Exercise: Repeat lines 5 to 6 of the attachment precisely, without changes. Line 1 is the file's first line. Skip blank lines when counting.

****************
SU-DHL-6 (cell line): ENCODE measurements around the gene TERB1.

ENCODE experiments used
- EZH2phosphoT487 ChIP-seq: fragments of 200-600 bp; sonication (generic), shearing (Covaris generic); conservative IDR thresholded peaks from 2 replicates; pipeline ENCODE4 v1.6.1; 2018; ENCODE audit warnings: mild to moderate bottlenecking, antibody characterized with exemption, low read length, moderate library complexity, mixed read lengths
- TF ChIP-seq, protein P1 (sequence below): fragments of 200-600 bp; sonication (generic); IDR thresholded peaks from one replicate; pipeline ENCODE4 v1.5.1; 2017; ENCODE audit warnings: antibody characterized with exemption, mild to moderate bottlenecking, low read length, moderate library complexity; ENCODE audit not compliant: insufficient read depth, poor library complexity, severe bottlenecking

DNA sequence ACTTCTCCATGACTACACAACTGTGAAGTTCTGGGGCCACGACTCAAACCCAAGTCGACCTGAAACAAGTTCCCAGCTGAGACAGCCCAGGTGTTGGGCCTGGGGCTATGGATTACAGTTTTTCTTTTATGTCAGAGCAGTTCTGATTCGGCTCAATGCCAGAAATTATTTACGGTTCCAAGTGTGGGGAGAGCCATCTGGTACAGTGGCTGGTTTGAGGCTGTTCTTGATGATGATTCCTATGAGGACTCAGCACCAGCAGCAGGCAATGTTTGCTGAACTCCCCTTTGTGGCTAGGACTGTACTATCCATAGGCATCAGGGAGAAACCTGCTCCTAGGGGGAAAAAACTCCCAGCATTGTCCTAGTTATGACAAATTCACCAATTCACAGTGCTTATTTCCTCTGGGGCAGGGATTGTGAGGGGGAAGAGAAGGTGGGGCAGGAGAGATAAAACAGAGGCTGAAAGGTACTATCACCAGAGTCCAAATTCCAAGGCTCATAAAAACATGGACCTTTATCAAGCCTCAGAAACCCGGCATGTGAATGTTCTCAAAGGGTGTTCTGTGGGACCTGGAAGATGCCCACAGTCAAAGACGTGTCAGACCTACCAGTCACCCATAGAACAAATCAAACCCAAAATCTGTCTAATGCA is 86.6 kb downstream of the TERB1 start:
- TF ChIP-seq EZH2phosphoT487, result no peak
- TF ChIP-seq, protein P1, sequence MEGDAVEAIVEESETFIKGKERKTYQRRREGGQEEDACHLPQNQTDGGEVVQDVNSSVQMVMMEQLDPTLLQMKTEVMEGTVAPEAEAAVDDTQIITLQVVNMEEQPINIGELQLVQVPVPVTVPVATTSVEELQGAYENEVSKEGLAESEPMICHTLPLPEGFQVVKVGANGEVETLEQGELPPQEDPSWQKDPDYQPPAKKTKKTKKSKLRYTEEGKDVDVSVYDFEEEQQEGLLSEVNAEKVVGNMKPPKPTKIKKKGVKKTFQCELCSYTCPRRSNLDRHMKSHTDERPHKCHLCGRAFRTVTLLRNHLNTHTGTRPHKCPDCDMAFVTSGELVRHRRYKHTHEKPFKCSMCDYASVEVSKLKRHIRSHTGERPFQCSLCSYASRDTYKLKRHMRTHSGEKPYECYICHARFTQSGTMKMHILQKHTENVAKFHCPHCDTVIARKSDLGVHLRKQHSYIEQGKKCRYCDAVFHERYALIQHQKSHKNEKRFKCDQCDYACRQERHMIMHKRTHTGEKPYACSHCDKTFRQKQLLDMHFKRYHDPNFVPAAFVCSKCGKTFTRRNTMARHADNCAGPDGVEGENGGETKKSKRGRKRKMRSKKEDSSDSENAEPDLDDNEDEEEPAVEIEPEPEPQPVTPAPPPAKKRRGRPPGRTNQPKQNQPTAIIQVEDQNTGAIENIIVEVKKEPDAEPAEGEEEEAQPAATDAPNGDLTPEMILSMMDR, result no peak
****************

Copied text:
DNA sequence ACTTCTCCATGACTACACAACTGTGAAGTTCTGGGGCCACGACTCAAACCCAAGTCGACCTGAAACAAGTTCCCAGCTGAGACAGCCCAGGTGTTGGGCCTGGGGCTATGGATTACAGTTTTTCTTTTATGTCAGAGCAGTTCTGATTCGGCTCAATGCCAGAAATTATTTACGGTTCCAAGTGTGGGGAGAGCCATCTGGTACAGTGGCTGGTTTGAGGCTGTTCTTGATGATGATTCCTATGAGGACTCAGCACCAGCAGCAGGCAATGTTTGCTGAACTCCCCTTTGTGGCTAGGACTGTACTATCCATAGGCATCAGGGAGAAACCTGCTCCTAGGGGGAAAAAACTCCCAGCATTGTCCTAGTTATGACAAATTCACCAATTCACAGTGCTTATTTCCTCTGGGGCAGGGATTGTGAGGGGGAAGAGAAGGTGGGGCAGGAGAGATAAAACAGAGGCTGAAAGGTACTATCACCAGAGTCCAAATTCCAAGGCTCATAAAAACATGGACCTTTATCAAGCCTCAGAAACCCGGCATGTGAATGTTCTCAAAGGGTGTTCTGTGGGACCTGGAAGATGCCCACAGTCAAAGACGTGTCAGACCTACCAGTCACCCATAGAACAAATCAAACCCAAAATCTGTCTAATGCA is 86.6 kb downstream of the TERB1 start:
- TF ChIP-seq EZH2phosphoT487, result no peak